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Published on May 31st, 2003 | by Gerry Galipault


Standing Up and Shouting for Dio

What better way to celebrate Dio’s 20th anniversary than to be anthologized by Rhino.

Ronnie James Dio is ecstastic that the venerable reissues label approached him about piecing together a definitive collection of the heavy-metal godfather’s career. The two-CD, 29-track set, “Stand Up and Shout: The Dio Anthology” (released May 27), covers Dio’s time in Rainbow, Black Sabbath and his own group, Dio, as well as rare tracks from his first group, Elf.

“I never expected anything like that,” Dio said recently from his castle in Encino, Calif. “I mean, I never expected a greatest hits to come out, let alone what they’ve done with this.

“It’s just a wonderful tribute to all the people who played on all these things to allow this to happen. It’s more a tribute to them than it is to me. It’s got my name on it; that’s great, but none of this would’ve happened without them.”

Dio credits longtime fan Dean Schachtel for getting the ball rolling.

“He said, ‘We want to do this. Will you let me put this together? Of course, you have the first right of refusal,’ ” Dio said. “I said, ‘Dean, go right ahead.’ He’s a fan. He knows what’s good and bad about my career. He put it together and showed it to me. I said, ‘Well, maybe you should take that one out and that one. Other than that, it’s perfect.’

“There were some songs he picked out that were a bit lighter in the context of things. They’re songs that people actually like – I think one of them was ‘Mystery’ – but that was probably a bit too poppy for my taste, so we made a few changes.”

The collection’s Elf tracks are especially close to Dio’s heart because that was his breakthrough band. Formed in Dio’s native Cortland, N.Y., in 1970, Elf was signed to Epic and its self-titled debut album was produced by Deep Purple’s Roger Glover and Ian Paice.

What become of his Elf band mates?

“Our keyboard player (Micky Lee Soule) was Jon Lord’s keyboard tech for quite a few years,” Dio said. “Dave Feinstein, ‘Rock’ as we knew him, owns a restaurant in Cortland and still plays. Gary (Driscoll), the drummer, was murdered in Cortland – a drug deal gone bad.

“Craig Gruber played with us for five minutes in Sabbath; I don’t know what he’s doing at the moment. Doug Taylor, our guitar player, was managing Motley Crue for five years during the time of ‘Dr. Feelgood.’ He’s back in New York, working as an agent, I think.”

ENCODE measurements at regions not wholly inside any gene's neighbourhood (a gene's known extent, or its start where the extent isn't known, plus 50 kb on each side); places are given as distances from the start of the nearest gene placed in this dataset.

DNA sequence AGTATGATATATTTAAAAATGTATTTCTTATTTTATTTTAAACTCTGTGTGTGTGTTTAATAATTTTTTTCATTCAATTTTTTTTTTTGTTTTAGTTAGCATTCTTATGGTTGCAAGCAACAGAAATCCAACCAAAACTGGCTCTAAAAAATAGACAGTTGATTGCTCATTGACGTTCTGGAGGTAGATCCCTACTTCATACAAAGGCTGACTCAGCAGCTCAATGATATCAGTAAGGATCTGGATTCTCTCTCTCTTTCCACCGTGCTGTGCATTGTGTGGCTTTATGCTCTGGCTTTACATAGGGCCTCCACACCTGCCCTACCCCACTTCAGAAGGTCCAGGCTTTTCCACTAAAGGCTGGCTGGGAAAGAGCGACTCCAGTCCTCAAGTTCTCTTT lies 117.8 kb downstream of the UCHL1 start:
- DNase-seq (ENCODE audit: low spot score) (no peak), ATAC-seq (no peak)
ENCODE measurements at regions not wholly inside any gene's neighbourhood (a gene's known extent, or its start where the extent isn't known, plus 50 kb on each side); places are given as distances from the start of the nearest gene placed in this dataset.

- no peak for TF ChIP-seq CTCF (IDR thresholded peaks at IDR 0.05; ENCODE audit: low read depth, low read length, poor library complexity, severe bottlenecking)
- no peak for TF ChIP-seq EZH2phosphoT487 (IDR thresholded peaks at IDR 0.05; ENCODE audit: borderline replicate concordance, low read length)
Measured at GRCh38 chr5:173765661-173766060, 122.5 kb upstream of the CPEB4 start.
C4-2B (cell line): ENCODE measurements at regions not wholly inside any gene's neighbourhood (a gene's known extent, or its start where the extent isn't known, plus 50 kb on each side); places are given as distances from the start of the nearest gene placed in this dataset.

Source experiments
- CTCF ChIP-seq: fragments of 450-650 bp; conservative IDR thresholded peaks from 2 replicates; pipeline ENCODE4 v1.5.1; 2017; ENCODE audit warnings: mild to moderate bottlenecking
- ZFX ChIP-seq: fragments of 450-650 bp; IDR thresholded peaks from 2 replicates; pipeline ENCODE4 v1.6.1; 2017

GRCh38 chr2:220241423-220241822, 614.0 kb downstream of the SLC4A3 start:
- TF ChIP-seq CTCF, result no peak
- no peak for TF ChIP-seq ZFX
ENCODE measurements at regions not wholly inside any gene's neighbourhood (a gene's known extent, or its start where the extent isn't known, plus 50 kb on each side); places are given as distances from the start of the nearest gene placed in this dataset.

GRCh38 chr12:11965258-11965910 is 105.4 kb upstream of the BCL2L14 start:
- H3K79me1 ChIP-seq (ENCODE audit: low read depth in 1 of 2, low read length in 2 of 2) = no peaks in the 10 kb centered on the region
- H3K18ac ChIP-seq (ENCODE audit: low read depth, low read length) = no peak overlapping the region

As Deep Purple’s opening act, Elf caught the attention of Ritchie Blackmore, who asked most of the group to join him in forming Rainbow. After a handful of albums, Dio then joined Black Sabbath, who had just had a falling out with Ozzy Osbourne. Dio was at center stage for the “Heaven and Hell” (1980) and “Mob Rules” (1981) albums before striking out on his own.

When he got the finished “Stand Up and Shout,” Dio stared at it in amazement.

“I thought to myself, ‘Wow, I wrote all those songs?! How did I do that?’ That’s what I was thinking. You wonder what part of your mind these things came from. Plus, it gives us a chance to go out and play our greatest hits over the summertime.”

He’ll get plenty of opportunities when the theatrical-rock group joins Iron Maiden and Motorhead on an extensive North American tour.

Additionally, Dio is preparing a DVD chronicling the band’s Dec. 13, 2002, show at New York’s Roseland Ballroom. “Evil or Divine,” out July 1 via Eagle Vision, contains backstage footage, an interview with Dio and a video for the track, “Push,” featuring tongue-in-cheek rock duo Tenacious D.

Dio’s also in the early writing stages for a follow-up to his 2002 LP, “Killing the Dragon.”

It has been a long, great career, and it’s far from over, Dio says.

“I wouldn’t change one thing about it, especially the early days,” he said, “because they were the best. They were the times when you saw things for the first time; the experiences were always fresh and new, and you learned from them and moved on.”


BWF (before we forget): The Dio album discography – “Holy Driver” (Reprise, 1983); “The Last in Line” (Warner, 1984); “Sacred Heart” (1985); “Dream Evil” (Reprise, 1987); “Lock Up the Wolves” (1990); “Strange Highways” (1994); “Diamonds: The Best of Dio” (1994); “Angry Machines” (Mayhem, 1996); “Inferno: Last in Live” (1998); “Magica” (Spitfire, 2000); “The Very Beast of Dio” (Rhino, 2000); “Killing the Dragon” (Spitfire, 2002); “Stand Up and Shout: The Dio Anthology (Rhino/Warner, 2003).

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Gerry Galipault debuted Pause & Play online in October 1997. Since then, it has become the definitive place for CD-release dates — with a worldwide audience.

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